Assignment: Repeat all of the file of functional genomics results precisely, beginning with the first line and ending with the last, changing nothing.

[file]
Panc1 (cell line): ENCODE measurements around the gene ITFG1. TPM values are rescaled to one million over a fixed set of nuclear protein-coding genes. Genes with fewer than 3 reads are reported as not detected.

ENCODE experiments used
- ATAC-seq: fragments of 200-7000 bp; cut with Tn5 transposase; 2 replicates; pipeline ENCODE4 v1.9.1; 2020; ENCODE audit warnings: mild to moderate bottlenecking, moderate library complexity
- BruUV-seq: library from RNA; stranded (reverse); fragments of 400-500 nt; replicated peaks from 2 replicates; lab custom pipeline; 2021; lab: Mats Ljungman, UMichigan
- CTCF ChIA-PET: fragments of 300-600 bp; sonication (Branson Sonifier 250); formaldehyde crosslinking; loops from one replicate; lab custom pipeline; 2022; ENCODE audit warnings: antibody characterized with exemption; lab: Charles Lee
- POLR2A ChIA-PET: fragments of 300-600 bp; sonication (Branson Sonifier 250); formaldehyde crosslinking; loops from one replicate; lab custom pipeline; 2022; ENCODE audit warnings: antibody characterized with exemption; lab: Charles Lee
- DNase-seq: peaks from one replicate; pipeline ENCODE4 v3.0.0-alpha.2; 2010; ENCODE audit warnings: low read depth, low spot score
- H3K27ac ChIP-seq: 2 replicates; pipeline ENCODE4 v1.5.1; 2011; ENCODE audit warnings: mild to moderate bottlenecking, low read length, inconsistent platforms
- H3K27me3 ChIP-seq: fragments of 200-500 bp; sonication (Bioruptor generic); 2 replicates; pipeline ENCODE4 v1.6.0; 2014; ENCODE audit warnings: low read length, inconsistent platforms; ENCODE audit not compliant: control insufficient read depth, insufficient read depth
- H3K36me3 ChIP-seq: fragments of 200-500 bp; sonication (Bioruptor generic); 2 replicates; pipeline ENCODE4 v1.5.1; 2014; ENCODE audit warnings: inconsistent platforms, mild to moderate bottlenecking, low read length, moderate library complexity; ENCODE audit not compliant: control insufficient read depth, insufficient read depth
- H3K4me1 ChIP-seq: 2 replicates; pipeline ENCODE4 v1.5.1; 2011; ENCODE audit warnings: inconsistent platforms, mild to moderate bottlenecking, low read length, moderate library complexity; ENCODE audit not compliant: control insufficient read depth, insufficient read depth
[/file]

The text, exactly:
Panc1 (cell line): ENCODE measurements around the gene ITFG1. TPM values are rescaled to one million over a fixed set of nuclear protein-coding genes. Genes with fewer than 3 reads are reported as not detected.

ENCODE experiments used
- ATAC-seq: fragments of 200-7000 bp; cut with Tn5 transposase; 2 replicates; pipeline ENCODE4 v1.9.1; 2020; ENCODE audit warnings: mild to moderate bottlenecking, moderate library complexity
- BruUV-seq: library from RNA; stranded (reverse); fragments of 400-500 nt; replicated peaks from 2 replicates; lab custom pipeline; 2021; lab: Mats Ljungman, UMichigan
- CTCF ChIA-PET: fragments of 300-600 bp; sonication (Branson Sonifier 250); formaldehyde crosslinking; loops from one replicate; lab custom pipeline; 2022; ENCODE audit warnings: antibody characterized with exemption; lab: Charles Lee
- POLR2A ChIA-PET: fragments of 300-600 bp; sonication (Branson Sonifier 250); formaldehyde crosslinking; loops from one replicate; lab custom pipeline; 2022; ENCODE audit warnings: antibody characterized with exemption; lab: Charles Lee
- DNase-seq: peaks from one replicate; pipeline ENCODE4 v3.0.0-alpha.2; 2010; ENCODE audit warnings: low read depth, low spot score
- H3K27ac ChIP-seq: 2 replicates; pipeline ENCODE4 v1.5.1; 2011; ENCODE audit warnings: mild to moderate bottlenecking, low read length, inconsistent platforms
- H3K27me3 ChIP-seq: fragments of 200-500 bp; sonication (Bioruptor generic); 2 replicates; pipeline ENCODE4 v1.6.0; 2014; ENCODE audit warnings: low read length, inconsistent platforms; ENCODE audit not compliant: control insufficient read depth, insufficient read depth
- H3K36me3 ChIP-seq: fragments of 200-500 bp; sonication (Bioruptor generic); 2 replicates; pipeline ENCODE4 v1.5.1; 2014; ENCODE audit warnings: inconsistent platforms, mild to moderate bottlenecking, low read length, moderate library complexity; ENCODE audit not compliant: control insufficient read depth, insufficient read depth
- H3K4me1 ChIP-seq: 2 replicates; pipeline ENCODE4 v1.5.1; 2011; ENCODE audit warnings: inconsistent platforms, mild to moderate bottlenecking, low read length, moderate library complexity; ENCODE audit not compliant: control insufficient read depth, insufficient read depth